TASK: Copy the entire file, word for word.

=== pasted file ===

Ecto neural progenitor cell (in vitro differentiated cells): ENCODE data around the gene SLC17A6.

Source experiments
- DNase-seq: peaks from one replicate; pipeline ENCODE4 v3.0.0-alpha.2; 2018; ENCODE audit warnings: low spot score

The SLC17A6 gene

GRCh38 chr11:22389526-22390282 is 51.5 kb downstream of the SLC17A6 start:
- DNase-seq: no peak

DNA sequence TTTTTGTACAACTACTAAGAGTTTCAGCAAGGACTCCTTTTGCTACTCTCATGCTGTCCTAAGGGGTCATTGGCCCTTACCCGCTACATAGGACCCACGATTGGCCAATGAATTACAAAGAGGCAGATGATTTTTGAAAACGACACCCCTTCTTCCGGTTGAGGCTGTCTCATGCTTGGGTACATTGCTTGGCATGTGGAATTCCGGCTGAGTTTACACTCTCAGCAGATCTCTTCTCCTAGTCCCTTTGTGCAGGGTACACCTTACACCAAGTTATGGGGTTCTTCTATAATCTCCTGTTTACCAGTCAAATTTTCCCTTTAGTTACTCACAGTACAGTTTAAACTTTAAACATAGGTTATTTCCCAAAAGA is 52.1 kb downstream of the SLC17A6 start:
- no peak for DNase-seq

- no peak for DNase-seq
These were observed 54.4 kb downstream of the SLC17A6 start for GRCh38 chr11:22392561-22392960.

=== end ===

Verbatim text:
Ecto neural progenitor cell (in vitro differentiated cells): ENCODE data around the gene SLC17A6.

Source experiments
- DNase-seq: peaks from one replicate; pipeline ENCODE4 v3.0.0-alpha.2; 2018; ENCODE audit warnings: low spot score

The SLC17A6 gene

GRCh38 chr11:22389526-22390282 is 51.5 kb downstream of the SLC17A6 start:
- DNase-seq: no peak

DNA sequence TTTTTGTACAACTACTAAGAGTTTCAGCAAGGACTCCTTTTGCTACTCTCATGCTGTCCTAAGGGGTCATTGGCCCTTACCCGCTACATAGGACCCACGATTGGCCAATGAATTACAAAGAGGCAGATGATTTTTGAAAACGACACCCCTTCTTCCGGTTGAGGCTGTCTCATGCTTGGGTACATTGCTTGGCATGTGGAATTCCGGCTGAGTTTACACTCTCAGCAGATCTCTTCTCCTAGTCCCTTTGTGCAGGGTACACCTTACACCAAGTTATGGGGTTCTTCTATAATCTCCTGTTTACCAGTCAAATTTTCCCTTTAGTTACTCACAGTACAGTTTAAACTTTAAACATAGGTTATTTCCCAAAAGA is 52.1 kb downstream of the SLC17A6 start:
- no peak for DNase-seq

- no peak for DNase-seq
These were observed 54.4 kb downstream of the SLC17A6 start for GRCh38 chr11:22392561-22392960.